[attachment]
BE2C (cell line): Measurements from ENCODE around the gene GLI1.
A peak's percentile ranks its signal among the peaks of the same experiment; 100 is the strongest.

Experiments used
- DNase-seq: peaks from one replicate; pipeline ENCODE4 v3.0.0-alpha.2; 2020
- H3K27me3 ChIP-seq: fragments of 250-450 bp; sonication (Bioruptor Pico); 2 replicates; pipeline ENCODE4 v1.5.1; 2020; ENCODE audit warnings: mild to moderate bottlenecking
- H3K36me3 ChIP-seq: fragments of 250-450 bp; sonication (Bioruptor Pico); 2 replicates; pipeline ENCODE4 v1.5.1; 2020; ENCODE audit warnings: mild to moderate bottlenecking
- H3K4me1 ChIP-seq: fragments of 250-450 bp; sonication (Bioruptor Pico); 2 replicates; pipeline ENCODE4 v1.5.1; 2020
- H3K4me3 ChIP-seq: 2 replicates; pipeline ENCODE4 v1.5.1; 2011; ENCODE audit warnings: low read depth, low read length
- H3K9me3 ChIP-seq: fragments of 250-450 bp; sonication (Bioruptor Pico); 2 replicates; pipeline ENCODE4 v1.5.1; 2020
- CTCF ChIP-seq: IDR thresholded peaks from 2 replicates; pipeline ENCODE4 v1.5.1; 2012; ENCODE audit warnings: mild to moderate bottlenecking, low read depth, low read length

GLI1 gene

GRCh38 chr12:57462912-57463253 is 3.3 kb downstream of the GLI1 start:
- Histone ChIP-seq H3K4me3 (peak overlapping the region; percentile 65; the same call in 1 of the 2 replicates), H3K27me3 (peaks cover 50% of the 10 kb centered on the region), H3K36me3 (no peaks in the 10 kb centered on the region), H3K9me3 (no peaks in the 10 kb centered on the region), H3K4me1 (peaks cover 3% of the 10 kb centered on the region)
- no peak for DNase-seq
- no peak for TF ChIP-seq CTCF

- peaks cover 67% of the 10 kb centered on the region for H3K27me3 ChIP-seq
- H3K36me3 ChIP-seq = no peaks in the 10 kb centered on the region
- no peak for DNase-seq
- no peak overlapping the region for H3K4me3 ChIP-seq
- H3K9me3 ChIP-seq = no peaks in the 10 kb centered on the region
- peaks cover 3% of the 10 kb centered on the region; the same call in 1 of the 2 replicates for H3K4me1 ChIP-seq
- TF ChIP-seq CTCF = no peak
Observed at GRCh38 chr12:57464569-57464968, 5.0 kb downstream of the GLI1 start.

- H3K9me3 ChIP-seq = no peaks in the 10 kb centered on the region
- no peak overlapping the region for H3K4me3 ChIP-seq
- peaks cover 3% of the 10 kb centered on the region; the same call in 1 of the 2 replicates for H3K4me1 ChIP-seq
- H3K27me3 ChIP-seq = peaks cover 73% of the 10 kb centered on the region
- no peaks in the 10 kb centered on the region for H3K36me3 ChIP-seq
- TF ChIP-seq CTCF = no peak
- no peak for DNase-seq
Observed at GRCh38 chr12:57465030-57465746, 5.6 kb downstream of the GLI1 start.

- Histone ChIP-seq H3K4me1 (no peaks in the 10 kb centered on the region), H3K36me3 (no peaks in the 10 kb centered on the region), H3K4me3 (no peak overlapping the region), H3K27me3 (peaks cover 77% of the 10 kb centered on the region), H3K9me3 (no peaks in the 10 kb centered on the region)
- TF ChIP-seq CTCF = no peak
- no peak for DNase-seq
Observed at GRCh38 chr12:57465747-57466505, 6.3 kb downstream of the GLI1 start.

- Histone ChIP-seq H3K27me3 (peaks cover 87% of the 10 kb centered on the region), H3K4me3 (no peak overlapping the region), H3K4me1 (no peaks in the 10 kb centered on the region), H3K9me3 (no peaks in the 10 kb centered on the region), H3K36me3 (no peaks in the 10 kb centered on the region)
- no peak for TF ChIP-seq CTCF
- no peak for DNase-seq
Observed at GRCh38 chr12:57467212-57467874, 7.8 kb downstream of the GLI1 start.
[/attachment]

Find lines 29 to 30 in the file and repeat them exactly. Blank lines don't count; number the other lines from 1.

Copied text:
- TF ChIP-seq CTCF = no peak
- no peak for DNase-seq